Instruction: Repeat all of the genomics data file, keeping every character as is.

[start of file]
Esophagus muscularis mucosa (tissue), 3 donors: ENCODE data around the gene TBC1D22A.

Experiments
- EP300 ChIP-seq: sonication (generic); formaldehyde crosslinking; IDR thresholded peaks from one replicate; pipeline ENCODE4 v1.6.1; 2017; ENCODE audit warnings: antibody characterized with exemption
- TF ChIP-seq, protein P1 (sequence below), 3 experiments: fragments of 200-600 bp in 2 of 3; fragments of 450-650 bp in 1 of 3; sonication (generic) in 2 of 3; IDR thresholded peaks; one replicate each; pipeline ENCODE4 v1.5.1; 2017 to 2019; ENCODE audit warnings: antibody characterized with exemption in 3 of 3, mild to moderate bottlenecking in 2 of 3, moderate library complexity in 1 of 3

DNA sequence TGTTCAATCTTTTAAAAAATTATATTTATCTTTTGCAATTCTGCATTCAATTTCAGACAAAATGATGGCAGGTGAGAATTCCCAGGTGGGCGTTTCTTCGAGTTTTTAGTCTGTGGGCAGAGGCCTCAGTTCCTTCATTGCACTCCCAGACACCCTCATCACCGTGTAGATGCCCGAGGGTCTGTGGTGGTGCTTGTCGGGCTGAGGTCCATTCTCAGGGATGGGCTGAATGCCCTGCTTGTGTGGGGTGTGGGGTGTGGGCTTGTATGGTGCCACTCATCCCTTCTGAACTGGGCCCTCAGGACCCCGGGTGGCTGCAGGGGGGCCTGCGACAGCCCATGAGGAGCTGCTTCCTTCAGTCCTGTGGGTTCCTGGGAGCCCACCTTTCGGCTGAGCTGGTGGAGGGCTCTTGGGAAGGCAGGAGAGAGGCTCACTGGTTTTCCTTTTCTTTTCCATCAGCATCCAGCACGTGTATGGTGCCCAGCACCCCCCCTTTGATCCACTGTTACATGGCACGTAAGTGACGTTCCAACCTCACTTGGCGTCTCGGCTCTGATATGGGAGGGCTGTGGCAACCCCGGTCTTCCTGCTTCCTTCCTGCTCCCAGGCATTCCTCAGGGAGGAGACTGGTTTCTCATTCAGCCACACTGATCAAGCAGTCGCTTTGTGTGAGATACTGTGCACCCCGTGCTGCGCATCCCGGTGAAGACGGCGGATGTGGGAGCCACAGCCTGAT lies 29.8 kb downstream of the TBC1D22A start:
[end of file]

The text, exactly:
Esophagus muscularis mucosa (tissue), 3 donors: ENCODE data around the gene TBC1D22A.

Experiments
- EP300 ChIP-seq: sonication (generic); formaldehyde crosslinking; IDR thresholded peaks from one replicate; pipeline ENCODE4 v1.6.1; 2017; ENCODE audit warnings: antibody characterized with exemption
- TF ChIP-seq, protein P1 (sequence below), 3 experiments: fragments of 200-600 bp in 2 of 3; fragments of 450-650 bp in 1 of 3; sonication (generic) in 2 of 3; IDR thresholded peaks; one replicate each; pipeline ENCODE4 v1.5.1; 2017 to 2019; ENCODE audit warnings: antibody characterized with exemption in 3 of 3, mild to moderate bottlenecking in 2 of 3, moderate library complexity in 1 of 3

DNA sequence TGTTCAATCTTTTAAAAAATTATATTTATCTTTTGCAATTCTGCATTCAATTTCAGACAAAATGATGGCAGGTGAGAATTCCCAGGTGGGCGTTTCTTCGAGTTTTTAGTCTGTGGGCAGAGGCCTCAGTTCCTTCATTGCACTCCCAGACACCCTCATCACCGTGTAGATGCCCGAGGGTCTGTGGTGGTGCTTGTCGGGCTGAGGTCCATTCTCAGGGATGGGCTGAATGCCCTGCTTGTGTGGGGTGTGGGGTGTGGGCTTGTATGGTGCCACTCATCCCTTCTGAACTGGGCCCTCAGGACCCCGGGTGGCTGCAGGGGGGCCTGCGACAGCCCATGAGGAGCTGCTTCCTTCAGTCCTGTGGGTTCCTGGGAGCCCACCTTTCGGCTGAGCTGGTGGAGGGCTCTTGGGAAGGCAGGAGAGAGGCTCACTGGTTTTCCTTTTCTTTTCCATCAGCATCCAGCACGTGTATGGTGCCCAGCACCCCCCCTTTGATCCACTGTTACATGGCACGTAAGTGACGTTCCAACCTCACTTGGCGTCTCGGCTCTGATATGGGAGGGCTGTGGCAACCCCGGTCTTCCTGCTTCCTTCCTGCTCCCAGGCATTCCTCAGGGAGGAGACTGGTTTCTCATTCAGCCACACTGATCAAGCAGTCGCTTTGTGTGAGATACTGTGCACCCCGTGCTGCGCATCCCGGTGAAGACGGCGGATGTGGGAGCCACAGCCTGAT lies 29.8 kb downstream of the TBC1D22A start: